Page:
The Road to North Texas’ Future Is Paved With Tolls


Love them or hate them, toll roads are a reality for thousands of North Texas drivers.

But is the road to the future paved with tolls? Michael Davis, a professor at Southern Methodist University's School of Business, said he expects to see even more toll roads -- and more drivers that use them.

"People can resent toll roads, hate paying the tolls, but the fact is, there is no other effective funding mechanism that is politically viable in the state right now," he said. "The way our tax system works -- the gas tax in particular -- there's just not enough money there to build and maintain the infrastructure we need, especially here in North Texas."

Because of the political and fiscal reality, North Texas Tollway Authority and toll road companies such as Cintra can make a profit.

The Texas Department of Transportation doesn't have the money to build all of the roads state and federal lawmakers want built. So the NTTA is filling the void by constructing and maintaining toll roads in Dallas, Collin, Denton and Tarrant counties.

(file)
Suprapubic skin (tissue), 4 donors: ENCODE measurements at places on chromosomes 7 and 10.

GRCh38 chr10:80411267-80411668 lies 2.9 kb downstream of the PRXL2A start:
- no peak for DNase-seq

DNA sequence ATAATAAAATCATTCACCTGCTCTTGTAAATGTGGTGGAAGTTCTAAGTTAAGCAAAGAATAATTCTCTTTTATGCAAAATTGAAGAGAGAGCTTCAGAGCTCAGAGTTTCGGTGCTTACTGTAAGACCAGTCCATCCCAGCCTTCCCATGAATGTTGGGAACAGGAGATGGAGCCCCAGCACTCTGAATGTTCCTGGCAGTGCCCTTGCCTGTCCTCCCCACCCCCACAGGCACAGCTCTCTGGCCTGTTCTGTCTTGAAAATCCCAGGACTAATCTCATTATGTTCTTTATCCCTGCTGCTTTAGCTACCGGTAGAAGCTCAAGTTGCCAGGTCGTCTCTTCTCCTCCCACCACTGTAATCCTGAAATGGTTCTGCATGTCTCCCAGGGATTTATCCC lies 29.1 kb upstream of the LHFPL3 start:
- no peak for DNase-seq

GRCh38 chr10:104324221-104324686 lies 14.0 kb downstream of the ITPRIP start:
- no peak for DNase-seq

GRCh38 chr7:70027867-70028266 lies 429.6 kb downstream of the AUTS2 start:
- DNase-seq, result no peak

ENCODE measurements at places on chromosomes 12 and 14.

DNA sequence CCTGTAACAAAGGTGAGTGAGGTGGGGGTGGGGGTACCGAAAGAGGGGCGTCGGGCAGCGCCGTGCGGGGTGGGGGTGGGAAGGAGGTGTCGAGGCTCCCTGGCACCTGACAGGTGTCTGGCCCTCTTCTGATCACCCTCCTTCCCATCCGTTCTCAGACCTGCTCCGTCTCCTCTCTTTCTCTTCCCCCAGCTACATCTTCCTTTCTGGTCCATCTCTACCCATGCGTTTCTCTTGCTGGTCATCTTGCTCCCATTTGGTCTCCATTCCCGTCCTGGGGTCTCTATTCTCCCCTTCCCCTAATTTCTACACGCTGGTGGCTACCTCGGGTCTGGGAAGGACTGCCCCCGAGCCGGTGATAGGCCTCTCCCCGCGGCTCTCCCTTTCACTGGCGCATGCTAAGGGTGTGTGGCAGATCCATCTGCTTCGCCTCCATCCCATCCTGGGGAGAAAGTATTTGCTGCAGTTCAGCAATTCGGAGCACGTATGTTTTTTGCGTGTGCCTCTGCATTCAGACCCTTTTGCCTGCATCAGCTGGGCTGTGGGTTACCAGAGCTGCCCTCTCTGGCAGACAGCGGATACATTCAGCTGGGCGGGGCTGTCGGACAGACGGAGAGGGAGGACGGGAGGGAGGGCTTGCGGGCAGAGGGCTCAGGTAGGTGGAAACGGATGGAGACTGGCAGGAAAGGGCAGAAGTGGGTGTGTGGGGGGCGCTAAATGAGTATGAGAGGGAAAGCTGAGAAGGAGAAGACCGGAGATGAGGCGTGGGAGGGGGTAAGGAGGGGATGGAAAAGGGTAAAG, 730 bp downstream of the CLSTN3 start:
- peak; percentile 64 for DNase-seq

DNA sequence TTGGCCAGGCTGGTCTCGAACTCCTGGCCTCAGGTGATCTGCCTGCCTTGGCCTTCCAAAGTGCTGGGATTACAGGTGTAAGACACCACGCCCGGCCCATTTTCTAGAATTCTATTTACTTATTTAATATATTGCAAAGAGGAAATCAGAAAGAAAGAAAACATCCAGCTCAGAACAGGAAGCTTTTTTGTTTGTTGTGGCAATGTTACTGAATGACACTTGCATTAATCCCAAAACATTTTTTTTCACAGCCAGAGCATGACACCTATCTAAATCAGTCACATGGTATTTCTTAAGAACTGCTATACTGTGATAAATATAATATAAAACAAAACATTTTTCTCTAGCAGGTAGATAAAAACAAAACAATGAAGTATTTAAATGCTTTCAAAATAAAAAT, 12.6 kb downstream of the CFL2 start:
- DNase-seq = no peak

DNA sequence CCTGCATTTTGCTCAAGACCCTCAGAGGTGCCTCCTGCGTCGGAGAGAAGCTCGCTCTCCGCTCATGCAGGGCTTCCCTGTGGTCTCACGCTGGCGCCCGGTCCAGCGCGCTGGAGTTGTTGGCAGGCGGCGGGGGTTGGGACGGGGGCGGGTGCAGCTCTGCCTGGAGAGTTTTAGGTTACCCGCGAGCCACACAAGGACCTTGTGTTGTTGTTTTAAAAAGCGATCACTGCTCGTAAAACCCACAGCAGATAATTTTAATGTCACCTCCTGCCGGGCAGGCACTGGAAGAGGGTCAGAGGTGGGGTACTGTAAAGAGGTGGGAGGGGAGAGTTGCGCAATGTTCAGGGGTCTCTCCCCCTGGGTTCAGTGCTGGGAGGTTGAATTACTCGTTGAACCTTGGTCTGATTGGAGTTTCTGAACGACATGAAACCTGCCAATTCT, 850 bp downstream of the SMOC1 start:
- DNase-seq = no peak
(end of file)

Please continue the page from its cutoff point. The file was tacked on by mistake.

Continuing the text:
"Because there is a transportation funding shortfall, unless they raise the gas tax, the only option is toll roads to get the mobility projects that the region needs," NTTA spokeswoman Sherita Coffelt said.

But will drivers reach a certain point where they will avoid toll roads and opt for free roads? The numbers say "no."

According to toll road usage numbers, more than 315 million drivers passed through NTTA lanes in 2004. That number went up by 2008, when more than 412 million drivers zipped through NTTA lanes. And more than 650 million drivers are projected to travel on toll roads by 2015.

Davis said he expects drivers to continue to turn to toll roads as more and more roads become congested.

"I think the toll roads are like a lot of the consumer goods," he said. "It's not just a matter of price; it's about the quality of service you obtain."

Toll roads aren't as clogged up as "free roads," which is one of the reasons many drivers use them, Coffelt said. She said people use them so they can use the time they would otherwise spend stuck in traffic for things they want to.

"Some people don't like toll roads, and we understand that, and they don't have to take them," she said. "But for the people who do take toll roads, it frees up space on the gas-supported roads."

Get More:
NTTA Annual Report (PDF)

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